The Dance of Ideology and Unequal Riches
- Choice Outstanding Academic Title, 2007.
252 pp., 6 x 9 in, 74 illus.
- Published: January 25, 2008
- Published: June 16, 2006
The idea of America as politically polarized—that there is an unbridgeable divide between right and left, red and blue states—has become a cliché. What commentators miss, however, is that increasing polarization in recent decades has been closely accompanied by fundamental social and economic changes—most notably, a parallel rise in income inequality. In Polarized America, Nolan McCarty, Keith Poole, and Howard Rosenthal examine the relationships of polarization, wealth disparity, immigration, and other forces, characterizing it as a dance of give and take and back and forth causality. Using NOMINATE (a quantitative procedure that, like interest group ratings, scores politicians on the basis of their roll call voting records) to measure polarization in Congress and public opinion, census data and Federal Election Commission finance records to measure polarization among the public, the authors find that polarization and income inequality fell in tandem from 1913 to 1957 and rose together dramatically from 1977 on; they trace a parallel rise in immigration beginning in the 1970s. They show that Republicans have moved right, away from redistributive policies that would reduce income inequality. Immigration, meanwhile, has facilitated the move to the right: non-citizens, a larger share of the population and disproportionately poor, cannot vote; thus there is less political pressure from the bottom for redistribution than there is from the top against it. In "the choreography of American politics" inequality feeds directly into political polarization, and polarization in turn creates policies that further increase inequality.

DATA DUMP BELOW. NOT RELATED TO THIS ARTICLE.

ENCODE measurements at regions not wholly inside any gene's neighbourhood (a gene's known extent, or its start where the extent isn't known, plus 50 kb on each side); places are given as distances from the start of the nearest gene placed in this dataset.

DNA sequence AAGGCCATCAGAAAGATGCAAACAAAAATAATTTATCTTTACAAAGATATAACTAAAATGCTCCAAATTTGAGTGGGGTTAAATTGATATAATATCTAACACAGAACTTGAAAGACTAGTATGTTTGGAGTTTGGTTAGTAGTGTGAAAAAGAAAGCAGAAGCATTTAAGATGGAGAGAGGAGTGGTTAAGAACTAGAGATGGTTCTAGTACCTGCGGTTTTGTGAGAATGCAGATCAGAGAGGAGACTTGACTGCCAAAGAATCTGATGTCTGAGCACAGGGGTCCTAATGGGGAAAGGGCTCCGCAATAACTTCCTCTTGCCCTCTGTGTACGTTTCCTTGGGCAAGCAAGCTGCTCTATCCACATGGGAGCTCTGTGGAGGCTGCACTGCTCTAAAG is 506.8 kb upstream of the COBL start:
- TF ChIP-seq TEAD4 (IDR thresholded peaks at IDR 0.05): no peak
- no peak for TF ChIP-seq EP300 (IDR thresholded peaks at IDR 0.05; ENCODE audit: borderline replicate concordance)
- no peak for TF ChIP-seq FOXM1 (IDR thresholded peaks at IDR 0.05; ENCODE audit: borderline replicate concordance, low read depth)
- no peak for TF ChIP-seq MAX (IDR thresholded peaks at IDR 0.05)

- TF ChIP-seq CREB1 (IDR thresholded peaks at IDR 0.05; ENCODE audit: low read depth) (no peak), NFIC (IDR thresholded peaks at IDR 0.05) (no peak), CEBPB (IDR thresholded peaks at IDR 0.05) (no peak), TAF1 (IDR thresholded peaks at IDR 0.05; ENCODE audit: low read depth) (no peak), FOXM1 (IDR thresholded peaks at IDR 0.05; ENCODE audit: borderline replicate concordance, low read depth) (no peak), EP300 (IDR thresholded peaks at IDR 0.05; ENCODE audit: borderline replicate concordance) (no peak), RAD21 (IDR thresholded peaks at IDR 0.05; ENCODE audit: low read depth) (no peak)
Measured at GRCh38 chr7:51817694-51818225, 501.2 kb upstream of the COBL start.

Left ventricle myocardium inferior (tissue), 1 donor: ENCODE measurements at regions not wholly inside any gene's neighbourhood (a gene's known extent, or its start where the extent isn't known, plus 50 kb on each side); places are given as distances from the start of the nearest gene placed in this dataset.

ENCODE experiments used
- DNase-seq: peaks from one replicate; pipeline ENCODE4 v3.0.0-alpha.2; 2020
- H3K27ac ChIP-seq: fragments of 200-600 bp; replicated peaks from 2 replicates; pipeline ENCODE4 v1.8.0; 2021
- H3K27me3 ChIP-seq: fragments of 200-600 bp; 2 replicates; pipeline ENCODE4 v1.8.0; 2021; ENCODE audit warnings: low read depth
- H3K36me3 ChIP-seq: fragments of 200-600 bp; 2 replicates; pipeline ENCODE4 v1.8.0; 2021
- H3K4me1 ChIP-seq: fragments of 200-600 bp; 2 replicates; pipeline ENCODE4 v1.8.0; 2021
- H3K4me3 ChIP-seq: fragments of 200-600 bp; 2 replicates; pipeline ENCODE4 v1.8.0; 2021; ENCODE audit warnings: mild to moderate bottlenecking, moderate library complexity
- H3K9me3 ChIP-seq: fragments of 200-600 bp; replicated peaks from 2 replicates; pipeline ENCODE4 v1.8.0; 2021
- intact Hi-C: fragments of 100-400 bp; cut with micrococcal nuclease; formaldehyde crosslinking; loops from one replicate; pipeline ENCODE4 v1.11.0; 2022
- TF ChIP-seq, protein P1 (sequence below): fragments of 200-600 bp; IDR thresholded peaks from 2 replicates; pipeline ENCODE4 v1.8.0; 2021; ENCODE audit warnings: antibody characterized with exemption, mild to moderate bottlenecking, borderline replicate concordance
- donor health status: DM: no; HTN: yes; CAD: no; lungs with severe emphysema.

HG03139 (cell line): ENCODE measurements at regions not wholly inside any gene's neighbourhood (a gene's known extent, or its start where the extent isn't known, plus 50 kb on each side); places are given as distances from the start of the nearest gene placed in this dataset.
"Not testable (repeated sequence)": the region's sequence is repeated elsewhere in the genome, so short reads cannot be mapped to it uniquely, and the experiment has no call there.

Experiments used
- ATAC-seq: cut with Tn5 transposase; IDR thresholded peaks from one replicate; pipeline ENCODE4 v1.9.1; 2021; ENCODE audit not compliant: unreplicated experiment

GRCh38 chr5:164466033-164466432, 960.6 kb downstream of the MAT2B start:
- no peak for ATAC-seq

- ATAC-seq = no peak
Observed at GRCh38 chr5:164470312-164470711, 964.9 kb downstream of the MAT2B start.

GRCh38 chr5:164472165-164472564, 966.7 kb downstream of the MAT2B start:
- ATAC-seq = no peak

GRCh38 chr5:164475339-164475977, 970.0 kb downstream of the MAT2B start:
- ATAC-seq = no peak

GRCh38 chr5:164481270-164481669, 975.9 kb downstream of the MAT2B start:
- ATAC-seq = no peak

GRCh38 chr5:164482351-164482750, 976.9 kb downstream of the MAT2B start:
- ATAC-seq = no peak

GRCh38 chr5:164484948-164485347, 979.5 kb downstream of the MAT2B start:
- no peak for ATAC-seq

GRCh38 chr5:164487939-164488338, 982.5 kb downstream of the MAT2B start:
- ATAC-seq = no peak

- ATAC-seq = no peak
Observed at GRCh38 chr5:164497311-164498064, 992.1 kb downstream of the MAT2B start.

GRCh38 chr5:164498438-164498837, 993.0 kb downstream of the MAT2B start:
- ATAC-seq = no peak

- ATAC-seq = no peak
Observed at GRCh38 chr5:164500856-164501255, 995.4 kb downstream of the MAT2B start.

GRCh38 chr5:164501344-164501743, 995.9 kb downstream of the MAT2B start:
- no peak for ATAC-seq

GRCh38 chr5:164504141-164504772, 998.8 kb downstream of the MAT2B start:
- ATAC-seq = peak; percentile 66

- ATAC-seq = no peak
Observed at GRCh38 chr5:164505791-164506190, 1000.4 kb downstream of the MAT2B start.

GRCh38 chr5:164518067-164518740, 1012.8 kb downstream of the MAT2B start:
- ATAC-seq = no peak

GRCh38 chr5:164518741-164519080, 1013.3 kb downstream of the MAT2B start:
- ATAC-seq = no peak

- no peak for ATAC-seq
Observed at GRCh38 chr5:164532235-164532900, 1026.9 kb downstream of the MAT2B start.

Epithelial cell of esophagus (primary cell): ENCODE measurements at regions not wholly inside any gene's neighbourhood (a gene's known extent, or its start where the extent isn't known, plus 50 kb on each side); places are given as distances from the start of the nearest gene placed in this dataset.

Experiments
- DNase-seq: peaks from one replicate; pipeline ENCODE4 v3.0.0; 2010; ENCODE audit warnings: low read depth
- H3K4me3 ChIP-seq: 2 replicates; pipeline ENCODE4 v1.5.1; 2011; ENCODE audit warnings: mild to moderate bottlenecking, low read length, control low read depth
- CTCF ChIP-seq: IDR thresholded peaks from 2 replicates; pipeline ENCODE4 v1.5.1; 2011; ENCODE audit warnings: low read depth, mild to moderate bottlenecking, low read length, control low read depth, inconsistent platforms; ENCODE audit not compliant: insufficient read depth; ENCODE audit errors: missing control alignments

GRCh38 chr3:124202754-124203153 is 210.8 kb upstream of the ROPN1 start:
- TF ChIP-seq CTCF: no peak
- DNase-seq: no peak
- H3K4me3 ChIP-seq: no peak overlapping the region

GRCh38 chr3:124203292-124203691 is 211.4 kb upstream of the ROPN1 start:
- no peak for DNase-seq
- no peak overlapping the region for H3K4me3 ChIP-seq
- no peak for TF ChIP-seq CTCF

A breath of fresh air.... A book that will guide and inform the study of polarization for years to come.
Jeffrey A. Jenkins
Important.... Essential reading for anyone who wants to understand what's happening to America.
New York Times
The topic of polarizationits causes and consequenceshas risen to the front of the study of American politics. Nolan McCarty and his coauthors have written the gold standard against which others will be judged. Their analysis of the consequences of polarization has caused me to rethink my belief that there are no real policy consequences to the elite polarization of American politics.
David W. Brady, Bowen H. and Janice Arthur McCoy Professor of Political Science and Leadership Values, Stanford University